Our quintet of quality reviews this week includes Olivia Laing on Rachel Kushner’s The Hard Crowd, Sophie Gilbert of Melissa Febos’ Girlhood, Gene Seymour on Hanif Abdurraqib’s A Little Devil in America, Emily Bernard on The Selected Works of Audre Lorde, and Katie Fitzpatrick on Kazuo Ishiguro’s Klara and the Sun.
“Whether she’s writing about Jeff Koons, prison abolition or a Palestinian refugee camp in Jerusalem, [Kushner’s] interested in appearances, and in the deeper currents a surface detail might betray … Her writing is magnetised by outlaw sensibility, hard lives lived at a slant, art made in conditions of ferment and unrest, though she rarely serves a platter that isn’t style-mag ready … She makes a pretty convincing case for a political dimension to Jeff Koons’s vacuities and mirrored surfaces, engages repeatedly with the Italian avant garde and writes best of all about an artist friend whose death undoes a spell of nihilism … It’s not just that Kushner is looking back on the distant city of youth; more that she’s the sole survivor of a wild crowd done down by prison, drugs, untimely death … What she remembers is a whole world, but does the act of immortalising it in language also drain it of its power, ‘neon, in pink, red, and warm white, bleeding into the fog’? She’s mining a rich seam of specificity, her writing charged by the dangers she ran up against. And then there’s the frank pleasure of her sentences, often shorn of definite articles or odd words, so they rev and bucket along … That New Journalism style, live hard and keep your eyes open, has long since given way to the millennial cult of the personal essay, with its performance of pain, its earnest display of wounds received and lessons learned. But Kushner brings it all flooding back. Even if I’m skeptical of its dazzle, I’m glad to taste something this sharp, this smart.”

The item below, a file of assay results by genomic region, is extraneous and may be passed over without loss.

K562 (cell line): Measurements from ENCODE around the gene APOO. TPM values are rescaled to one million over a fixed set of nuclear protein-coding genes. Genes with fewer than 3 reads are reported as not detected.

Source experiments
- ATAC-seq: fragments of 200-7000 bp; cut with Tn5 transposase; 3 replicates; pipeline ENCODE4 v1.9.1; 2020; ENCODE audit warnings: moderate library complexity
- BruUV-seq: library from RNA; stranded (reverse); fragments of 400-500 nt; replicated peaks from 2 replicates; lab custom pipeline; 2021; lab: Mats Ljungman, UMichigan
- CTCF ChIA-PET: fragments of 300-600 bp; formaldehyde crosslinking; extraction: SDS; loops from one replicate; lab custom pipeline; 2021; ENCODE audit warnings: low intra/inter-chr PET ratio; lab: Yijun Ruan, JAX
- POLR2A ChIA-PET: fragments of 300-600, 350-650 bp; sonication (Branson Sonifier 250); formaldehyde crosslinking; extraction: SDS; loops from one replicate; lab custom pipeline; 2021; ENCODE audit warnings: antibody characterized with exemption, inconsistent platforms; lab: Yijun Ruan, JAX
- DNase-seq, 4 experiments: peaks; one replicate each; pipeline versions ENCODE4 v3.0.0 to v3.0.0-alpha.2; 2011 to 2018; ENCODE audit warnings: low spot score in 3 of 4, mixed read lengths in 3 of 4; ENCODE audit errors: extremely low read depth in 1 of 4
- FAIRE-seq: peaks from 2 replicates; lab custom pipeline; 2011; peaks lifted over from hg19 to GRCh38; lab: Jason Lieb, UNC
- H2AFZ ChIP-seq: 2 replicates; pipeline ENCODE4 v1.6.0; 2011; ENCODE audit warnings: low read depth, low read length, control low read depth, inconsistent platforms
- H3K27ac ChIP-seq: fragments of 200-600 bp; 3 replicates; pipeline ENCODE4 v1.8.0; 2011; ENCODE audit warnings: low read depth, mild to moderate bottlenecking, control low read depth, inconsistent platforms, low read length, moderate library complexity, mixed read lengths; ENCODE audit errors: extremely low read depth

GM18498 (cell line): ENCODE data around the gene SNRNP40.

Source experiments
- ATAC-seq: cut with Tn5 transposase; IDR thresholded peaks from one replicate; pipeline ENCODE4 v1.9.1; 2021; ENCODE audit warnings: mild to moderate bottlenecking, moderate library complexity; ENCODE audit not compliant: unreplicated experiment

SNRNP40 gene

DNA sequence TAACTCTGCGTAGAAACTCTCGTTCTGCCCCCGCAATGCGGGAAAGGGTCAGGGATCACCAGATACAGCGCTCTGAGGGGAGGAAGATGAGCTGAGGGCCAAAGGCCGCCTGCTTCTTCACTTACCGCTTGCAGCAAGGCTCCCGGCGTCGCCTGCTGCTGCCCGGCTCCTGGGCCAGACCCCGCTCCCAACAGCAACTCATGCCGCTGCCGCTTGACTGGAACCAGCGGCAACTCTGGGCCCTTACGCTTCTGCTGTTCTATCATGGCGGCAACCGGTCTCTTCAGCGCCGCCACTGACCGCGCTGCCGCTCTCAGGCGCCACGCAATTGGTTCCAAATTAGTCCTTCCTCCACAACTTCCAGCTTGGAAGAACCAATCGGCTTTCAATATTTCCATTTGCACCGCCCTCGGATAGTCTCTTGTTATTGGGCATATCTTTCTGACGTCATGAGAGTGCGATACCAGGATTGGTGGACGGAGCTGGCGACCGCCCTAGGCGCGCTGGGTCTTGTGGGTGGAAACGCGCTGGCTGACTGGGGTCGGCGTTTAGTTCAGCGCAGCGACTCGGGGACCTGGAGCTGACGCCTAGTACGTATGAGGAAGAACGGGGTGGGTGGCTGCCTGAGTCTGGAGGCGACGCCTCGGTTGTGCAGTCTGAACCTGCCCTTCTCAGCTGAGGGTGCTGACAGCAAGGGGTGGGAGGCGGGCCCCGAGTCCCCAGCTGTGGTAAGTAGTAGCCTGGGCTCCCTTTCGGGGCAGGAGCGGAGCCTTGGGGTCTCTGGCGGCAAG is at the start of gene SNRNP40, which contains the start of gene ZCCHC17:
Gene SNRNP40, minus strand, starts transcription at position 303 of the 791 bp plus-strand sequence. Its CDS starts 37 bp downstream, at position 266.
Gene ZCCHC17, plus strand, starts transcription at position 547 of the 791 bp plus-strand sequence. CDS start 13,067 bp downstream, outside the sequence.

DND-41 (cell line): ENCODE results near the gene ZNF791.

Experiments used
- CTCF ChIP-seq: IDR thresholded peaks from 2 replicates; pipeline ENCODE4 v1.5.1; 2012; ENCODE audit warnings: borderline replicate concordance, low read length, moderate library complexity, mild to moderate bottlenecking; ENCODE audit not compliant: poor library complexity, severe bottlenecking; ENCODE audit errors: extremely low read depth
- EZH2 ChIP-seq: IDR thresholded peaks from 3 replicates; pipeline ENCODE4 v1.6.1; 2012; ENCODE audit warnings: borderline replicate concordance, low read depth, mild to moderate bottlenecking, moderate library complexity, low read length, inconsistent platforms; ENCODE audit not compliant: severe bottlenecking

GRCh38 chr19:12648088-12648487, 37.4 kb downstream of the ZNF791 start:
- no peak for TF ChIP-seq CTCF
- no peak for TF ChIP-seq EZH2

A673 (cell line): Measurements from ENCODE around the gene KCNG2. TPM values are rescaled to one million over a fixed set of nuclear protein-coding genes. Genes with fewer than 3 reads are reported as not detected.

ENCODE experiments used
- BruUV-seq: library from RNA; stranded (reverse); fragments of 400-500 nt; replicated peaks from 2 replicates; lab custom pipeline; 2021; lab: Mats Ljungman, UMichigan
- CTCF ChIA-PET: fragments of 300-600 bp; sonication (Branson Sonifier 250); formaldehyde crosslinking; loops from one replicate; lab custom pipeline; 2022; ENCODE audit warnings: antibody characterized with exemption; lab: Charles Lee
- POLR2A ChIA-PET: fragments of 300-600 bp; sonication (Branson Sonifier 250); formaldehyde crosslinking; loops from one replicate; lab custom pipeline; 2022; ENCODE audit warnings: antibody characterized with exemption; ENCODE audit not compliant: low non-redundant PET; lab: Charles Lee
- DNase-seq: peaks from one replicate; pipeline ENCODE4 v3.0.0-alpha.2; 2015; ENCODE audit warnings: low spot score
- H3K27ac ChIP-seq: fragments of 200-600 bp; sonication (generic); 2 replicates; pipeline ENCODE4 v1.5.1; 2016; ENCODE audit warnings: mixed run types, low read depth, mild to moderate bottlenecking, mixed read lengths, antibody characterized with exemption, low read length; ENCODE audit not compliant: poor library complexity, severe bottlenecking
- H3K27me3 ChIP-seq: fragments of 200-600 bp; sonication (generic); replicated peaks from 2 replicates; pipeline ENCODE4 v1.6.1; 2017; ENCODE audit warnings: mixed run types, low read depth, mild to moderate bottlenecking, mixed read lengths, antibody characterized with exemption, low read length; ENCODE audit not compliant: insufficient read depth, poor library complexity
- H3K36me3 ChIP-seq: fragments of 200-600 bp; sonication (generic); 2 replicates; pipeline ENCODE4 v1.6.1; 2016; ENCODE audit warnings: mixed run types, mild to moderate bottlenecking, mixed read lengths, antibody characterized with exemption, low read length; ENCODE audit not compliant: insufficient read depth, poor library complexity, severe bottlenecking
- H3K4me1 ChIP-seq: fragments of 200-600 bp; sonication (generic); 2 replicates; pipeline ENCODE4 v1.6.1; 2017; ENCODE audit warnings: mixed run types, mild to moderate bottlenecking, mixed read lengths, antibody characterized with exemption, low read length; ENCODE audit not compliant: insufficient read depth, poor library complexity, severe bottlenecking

“The overall impression she creates is a collage of discomfitingly familiar rites of passage, all distinct and yet all tied together by a thread of learned self-abnegation. The book reads at moments like a meme built from various half-buried abuses and indignities, in which you pick the ones that apply to you … Febos is an intoxicating writer, but I found myself most grateful for the vivid clarity of her thinking … The story that girls are taught to adopt, as Febos puts it, is not a logical one. To internalize it requires a lifetime of careful conditioning, and an absence of anyone trying to counter it. I graduated 20 years ago, but as far as I can tell, the culture I remember remains intact without a corrective—only now those who have been conditioned to abuse have more tools with which to do so … Progress, Thoreau wrote, is when we ‘unlearn and learn anew what we thought we knew before,’ which is likely the most insight Thoreau ever had into the hostile state of female adolescence. Unlearning is what Girlhood is all about … It’s disquisitive and catalytic—it doesn’t demand change so much as expose certain injustices so starkly that you might feel you cannot abide them another minute … Febos’s education is a kind I surely could have used.”